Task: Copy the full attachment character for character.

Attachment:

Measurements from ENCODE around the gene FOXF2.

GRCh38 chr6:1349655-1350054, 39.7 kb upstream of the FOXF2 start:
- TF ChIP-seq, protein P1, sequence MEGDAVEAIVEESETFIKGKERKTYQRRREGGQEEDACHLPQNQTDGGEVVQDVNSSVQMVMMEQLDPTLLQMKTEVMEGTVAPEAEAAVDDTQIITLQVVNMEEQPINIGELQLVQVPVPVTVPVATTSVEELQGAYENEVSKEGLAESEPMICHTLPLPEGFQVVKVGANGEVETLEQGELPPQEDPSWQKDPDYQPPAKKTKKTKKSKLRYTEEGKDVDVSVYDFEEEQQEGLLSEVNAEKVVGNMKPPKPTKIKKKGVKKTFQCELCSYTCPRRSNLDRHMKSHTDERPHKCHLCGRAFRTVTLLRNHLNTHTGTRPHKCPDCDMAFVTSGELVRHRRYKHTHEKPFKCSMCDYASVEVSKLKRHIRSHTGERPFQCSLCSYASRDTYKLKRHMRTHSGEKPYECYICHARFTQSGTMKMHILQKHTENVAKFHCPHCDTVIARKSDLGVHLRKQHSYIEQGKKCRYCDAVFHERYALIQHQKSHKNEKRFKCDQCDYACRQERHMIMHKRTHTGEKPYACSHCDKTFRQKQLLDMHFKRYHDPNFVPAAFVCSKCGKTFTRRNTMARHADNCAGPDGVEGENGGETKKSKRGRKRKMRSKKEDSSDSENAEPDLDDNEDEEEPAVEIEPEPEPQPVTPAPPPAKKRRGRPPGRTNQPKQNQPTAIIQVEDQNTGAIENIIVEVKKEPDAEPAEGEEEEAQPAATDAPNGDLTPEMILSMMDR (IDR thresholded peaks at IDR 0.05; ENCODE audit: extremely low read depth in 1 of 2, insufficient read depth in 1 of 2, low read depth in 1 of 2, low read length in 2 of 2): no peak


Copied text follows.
Measurements from ENCODE around the gene FOXF2.

GRCh38 chr6:1349655-1350054, 39.7 kb upstream of the FOXF2 start:
- TF ChIP-seq, protein P1, sequence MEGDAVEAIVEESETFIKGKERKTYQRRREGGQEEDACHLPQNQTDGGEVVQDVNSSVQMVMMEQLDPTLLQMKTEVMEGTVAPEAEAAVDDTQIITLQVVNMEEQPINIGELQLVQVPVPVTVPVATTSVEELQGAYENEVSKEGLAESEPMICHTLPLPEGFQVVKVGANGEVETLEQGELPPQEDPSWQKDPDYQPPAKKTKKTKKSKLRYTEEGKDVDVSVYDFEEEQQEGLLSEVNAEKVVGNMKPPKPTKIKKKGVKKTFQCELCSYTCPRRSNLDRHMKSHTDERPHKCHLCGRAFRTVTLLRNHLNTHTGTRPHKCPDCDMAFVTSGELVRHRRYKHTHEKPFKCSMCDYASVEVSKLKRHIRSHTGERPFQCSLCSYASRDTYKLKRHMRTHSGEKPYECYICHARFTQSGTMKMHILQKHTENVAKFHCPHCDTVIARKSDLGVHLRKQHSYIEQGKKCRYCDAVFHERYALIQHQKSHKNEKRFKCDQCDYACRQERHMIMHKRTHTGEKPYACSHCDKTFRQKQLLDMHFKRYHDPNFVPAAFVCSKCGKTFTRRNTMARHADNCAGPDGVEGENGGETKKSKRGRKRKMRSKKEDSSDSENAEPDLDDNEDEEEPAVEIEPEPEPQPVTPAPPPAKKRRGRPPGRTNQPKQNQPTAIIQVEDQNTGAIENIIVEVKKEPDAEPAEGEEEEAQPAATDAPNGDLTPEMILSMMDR (IDR thresholded peaks at IDR 0.05; ENCODE audit: extremely low read depth in 1 of 2, insufficient read depth in 1 of 2, low read depth in 1 of 2, low read length in 2 of 2): no peak